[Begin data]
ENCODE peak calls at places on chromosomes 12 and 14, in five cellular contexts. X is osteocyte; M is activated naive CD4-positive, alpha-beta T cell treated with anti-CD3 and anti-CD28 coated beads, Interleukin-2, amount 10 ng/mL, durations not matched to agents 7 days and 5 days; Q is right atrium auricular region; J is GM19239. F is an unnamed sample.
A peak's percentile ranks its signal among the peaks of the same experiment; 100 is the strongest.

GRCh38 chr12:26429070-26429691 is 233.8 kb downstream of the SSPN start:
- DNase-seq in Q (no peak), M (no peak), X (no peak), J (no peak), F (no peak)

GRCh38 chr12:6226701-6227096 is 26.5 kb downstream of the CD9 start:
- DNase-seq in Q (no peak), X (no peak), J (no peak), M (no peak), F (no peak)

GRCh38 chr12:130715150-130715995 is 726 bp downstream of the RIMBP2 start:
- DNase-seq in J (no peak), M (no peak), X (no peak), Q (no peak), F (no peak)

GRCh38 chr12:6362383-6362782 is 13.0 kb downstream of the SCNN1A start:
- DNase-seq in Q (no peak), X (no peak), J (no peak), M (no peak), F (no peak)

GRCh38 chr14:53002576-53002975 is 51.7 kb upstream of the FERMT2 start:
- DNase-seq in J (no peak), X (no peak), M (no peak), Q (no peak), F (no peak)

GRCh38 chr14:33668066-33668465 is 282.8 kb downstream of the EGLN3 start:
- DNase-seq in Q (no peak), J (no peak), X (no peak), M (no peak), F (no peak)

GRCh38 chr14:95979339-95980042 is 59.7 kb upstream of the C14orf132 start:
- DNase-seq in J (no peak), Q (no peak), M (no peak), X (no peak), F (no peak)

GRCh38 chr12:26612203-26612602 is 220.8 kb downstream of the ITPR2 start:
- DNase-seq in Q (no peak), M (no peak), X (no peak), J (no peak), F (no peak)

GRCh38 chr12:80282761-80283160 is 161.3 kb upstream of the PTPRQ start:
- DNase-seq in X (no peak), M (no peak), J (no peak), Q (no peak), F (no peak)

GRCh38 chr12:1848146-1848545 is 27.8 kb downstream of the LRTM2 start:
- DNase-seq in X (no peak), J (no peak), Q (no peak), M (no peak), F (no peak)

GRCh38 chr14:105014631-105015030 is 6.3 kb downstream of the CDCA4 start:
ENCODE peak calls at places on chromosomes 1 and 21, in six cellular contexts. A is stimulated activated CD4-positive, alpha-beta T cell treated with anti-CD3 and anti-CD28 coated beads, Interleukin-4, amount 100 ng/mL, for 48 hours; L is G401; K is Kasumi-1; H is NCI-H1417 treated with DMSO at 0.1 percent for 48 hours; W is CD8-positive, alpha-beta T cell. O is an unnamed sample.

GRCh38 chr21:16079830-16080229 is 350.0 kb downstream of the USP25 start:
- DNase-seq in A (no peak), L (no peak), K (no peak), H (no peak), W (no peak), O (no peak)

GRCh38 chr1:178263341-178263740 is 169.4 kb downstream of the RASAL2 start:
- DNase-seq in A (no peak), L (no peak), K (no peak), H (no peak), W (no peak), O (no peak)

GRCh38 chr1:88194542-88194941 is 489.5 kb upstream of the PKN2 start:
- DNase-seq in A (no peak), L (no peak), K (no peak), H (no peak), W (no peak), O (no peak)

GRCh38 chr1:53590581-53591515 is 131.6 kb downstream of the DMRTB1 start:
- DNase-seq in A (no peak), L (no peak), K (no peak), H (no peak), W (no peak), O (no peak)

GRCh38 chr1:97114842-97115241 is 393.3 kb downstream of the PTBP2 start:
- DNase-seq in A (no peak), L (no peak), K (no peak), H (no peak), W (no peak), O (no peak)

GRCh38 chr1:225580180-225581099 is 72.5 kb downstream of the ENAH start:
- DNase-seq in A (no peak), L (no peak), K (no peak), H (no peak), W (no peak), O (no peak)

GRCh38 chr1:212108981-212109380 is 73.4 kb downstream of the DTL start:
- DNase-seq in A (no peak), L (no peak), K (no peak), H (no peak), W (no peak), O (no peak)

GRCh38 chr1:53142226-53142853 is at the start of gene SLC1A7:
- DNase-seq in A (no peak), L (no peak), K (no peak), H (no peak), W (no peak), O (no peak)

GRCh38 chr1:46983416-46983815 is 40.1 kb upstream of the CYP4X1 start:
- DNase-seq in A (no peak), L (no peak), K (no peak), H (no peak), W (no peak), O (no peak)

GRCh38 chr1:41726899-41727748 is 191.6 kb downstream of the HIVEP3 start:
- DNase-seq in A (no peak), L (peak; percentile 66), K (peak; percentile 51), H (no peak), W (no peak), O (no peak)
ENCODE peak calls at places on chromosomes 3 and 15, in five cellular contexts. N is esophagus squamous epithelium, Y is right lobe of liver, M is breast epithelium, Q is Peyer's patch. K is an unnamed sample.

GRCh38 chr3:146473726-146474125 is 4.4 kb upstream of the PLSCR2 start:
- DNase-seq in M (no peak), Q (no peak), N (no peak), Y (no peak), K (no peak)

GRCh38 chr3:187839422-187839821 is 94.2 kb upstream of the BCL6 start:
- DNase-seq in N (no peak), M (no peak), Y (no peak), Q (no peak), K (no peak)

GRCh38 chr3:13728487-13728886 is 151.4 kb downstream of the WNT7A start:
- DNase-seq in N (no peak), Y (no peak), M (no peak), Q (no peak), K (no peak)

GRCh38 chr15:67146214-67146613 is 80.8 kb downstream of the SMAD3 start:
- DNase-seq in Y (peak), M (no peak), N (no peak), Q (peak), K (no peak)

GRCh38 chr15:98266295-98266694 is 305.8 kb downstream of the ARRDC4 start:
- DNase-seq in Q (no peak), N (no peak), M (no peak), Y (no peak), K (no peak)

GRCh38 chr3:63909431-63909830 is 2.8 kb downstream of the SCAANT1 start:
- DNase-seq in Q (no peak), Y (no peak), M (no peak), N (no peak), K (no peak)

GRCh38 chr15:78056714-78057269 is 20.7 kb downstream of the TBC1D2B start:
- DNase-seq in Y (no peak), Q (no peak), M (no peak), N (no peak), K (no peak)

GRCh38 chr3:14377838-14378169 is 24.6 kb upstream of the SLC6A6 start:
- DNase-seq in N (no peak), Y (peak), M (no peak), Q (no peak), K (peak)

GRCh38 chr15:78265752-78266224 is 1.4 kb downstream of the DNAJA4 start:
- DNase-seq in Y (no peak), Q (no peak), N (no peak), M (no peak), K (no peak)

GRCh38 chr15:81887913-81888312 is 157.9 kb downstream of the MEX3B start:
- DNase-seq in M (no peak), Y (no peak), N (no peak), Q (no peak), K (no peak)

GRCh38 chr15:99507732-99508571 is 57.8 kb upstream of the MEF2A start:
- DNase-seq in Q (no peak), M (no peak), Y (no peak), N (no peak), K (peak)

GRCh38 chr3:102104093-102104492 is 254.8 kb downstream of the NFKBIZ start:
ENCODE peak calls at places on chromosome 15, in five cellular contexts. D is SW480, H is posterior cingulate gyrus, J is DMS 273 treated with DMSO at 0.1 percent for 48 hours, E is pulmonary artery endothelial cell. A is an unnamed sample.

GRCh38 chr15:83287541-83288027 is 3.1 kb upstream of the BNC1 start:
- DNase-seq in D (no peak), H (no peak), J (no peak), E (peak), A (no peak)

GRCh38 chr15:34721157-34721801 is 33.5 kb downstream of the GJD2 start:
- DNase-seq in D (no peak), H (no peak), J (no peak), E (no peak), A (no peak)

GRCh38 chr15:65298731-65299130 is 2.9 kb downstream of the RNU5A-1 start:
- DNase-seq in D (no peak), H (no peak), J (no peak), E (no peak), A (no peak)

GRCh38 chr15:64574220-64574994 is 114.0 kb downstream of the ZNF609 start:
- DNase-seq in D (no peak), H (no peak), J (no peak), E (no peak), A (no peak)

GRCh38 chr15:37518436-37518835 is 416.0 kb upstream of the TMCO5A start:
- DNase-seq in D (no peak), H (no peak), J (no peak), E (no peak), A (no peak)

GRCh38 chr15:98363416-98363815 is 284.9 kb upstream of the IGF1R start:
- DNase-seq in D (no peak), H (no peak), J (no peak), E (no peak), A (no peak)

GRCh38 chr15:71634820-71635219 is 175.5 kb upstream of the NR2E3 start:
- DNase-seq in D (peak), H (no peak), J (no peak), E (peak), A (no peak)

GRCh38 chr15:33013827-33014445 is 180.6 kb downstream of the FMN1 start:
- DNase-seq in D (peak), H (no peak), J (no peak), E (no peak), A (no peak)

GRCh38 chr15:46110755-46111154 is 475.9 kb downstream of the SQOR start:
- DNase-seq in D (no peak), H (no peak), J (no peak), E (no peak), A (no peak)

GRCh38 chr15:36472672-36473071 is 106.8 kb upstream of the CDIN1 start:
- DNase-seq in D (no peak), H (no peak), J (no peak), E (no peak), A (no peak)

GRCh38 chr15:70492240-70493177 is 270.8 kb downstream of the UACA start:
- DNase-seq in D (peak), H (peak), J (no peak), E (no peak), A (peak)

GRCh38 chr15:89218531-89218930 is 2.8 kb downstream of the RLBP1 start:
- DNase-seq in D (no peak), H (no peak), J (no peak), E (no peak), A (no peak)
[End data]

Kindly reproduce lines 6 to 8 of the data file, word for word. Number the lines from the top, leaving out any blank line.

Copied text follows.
- DNase-seq in Q (no peak), X (no peak), J (no peak), M (no peak), F (no peak)

GRCh38 chr12:130715150-130715995 is 726 bp downstream of the RIMBP2 start:
- DNase-seq in J (no peak), M (no peak), X (no peak), Q (no peak), F (no peak)